With the United States, and the whole world for that matter, heavily focused on the U.S. presidential election, Russia’s Defense Ministry announced Tuesday that Russia is planning a major new offensive on the city of Aleppo, Syria, in the coming hours.
There are ominous signs that this could be a much larger-scale attack than previous rounds of airstrikes. Russia has been assembling a major strike force off the eastern coast of Syria, including a frigate armed with cruise-missiles, a nuclear-powered battle cruiser, and Russia’s only aircraft carrier, the Admiral Kuznetsov. (If the latter is deployed, this would be the first time a Russian or Soviet aircraft carrier has ever been used in combat.)
Russia has been observing a temporary moratorium on airstrikes for the past few days, urging fighters and civilians to leave rebel-held eastern Aleppo. (The Syrian government has also used this time to give Western journalists a rare look at the regime-held parts of the city as part of a controversial government-supervised tour.) Fighting by both sides on the ground has continued, with Russian-backed Syrian government forces appearing to push back recent gains by rebels. But the Kremlin said on Monday that the temporary moratorium, which technically expired last Friday, would remain in effect.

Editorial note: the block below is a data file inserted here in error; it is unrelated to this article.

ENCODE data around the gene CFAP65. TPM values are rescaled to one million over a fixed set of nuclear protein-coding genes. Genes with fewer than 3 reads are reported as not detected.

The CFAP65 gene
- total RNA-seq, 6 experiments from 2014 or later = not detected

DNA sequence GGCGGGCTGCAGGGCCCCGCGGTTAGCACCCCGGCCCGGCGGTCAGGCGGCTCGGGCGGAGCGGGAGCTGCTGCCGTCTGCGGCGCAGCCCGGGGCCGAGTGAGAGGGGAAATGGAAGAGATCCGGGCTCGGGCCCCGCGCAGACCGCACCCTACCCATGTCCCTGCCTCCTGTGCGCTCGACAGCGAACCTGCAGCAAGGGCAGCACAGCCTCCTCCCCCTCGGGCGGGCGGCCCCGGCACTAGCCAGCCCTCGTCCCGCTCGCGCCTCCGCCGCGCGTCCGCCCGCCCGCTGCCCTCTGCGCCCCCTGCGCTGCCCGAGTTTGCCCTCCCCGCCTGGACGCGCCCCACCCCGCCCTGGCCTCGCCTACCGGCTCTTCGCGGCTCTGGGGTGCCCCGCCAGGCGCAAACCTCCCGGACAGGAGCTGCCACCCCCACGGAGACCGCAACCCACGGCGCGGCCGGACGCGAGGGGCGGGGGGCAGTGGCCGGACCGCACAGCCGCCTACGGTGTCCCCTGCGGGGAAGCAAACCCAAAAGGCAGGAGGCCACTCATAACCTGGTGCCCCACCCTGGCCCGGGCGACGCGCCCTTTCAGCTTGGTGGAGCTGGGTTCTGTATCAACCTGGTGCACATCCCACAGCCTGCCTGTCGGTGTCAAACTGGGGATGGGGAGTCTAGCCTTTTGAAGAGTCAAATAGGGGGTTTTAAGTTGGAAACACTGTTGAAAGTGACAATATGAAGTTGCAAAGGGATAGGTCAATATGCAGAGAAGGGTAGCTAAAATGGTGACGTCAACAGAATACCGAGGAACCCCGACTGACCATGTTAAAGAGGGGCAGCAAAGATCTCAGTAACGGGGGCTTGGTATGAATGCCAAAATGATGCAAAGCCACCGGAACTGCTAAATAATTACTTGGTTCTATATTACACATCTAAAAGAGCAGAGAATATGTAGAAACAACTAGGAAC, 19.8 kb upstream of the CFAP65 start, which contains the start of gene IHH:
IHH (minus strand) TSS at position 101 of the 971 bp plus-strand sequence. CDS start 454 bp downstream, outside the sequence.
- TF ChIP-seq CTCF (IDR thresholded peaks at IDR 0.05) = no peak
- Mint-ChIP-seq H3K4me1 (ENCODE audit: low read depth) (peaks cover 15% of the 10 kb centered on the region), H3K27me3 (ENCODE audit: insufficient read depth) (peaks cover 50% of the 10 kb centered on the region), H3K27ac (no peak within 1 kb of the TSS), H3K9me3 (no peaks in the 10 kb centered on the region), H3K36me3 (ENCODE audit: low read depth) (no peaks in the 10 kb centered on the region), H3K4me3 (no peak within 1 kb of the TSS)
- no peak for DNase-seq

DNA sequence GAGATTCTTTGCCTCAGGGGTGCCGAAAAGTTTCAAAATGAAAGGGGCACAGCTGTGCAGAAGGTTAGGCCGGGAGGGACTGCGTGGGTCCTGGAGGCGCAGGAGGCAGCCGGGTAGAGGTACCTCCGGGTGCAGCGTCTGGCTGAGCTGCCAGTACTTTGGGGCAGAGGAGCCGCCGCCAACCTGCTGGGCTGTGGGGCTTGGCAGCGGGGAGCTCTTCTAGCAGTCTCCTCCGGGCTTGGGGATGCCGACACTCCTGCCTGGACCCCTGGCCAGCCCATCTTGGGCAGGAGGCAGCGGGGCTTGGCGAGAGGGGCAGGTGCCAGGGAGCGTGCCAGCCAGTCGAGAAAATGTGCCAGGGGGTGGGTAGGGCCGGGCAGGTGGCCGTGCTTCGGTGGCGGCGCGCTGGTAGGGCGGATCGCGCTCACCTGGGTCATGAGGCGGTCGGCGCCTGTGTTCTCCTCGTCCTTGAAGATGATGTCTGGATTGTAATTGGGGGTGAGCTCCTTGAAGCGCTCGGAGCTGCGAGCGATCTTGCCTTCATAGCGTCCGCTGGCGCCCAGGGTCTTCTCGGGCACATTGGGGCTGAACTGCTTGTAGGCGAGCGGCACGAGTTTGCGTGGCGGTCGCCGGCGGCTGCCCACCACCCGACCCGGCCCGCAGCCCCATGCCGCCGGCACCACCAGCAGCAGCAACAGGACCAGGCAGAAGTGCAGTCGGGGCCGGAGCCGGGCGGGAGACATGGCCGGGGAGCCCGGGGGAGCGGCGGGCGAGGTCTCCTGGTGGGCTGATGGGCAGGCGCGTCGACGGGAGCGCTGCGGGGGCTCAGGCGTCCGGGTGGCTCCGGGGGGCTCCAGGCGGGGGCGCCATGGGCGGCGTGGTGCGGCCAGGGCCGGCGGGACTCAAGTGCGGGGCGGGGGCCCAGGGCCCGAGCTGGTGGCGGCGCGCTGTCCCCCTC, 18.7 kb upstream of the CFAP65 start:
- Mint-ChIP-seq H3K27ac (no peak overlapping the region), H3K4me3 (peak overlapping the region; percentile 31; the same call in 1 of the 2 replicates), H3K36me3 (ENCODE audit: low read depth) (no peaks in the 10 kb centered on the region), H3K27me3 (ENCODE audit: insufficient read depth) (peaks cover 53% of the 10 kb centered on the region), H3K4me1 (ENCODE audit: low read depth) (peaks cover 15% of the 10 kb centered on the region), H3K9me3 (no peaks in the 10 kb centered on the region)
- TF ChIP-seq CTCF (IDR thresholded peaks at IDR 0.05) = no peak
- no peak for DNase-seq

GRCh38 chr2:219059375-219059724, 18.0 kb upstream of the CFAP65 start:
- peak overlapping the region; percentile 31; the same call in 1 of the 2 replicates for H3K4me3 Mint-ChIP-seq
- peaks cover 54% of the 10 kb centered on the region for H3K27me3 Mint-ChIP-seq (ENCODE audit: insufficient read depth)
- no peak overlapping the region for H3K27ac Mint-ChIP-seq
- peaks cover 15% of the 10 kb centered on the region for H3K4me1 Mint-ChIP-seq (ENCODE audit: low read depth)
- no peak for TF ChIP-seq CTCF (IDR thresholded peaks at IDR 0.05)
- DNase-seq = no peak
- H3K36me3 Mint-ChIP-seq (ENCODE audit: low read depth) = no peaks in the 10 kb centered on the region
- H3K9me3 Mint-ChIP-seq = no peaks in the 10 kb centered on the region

When major airstrikes against Aleppo began in September, Russia and Syria came under heavy condemnation from Western and Middle Eastern governments, including accusations of war crimes. Leaders in Damascus and Moscow may have decided that with everyone, including the Russian public, momentarily distracted, this is as good a time as any to get back to the grisly business at hand.